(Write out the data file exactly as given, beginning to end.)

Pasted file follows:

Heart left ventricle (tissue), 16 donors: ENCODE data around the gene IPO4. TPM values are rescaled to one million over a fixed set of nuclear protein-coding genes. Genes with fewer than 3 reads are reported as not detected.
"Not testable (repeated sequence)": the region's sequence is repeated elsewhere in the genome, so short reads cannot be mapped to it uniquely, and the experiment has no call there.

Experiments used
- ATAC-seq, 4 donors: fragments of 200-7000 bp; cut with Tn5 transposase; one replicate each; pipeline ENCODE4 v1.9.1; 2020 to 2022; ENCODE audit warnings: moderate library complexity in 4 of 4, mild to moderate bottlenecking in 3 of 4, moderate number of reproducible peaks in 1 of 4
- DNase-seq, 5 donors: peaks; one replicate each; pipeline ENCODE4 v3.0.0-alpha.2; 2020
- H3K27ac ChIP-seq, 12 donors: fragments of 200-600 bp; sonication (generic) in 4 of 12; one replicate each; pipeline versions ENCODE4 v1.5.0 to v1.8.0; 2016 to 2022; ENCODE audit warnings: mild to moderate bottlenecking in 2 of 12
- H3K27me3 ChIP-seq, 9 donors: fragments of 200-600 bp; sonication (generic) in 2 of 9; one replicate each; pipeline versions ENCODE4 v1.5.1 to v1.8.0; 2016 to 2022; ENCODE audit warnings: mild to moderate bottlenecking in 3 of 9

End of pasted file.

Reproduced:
Heart left ventricle (tissue), 16 donors: ENCODE data around the gene IPO4. TPM values are rescaled to one million over a fixed set of nuclear protein-coding genes. Genes with fewer than 3 reads are reported as not detected.
"Not testable (repeated sequence)": the region's sequence is repeated elsewhere in the genome, so short reads cannot be mapped to it uniquely, and the experiment has no call there.

Experiments used
- ATAC-seq, 4 donors: fragments of 200-7000 bp; cut with Tn5 transposase; one replicate each; pipeline ENCODE4 v1.9.1; 2020 to 2022; ENCODE audit warnings: moderate library complexity in 4 of 4, mild to moderate bottlenecking in 3 of 4, moderate number of reproducible peaks in 1 of 4
- DNase-seq, 5 donors: peaks; one replicate each; pipeline ENCODE4 v3.0.0-alpha.2; 2020
- H3K27ac ChIP-seq, 12 donors: fragments of 200-600 bp; sonication (generic) in 4 of 12; one replicate each; pipeline versions ENCODE4 v1.5.0 to v1.8.0; 2016 to 2022; ENCODE audit warnings: mild to moderate bottlenecking in 2 of 12
- H3K27me3 ChIP-seq, 9 donors: fragments of 200-600 bp; sonication (generic) in 2 of 9; one replicate each; pipeline versions ENCODE4 v1.5.1 to v1.8.0; 2016 to 2022; ENCODE audit warnings: mild to moderate bottlenecking in 3 of 9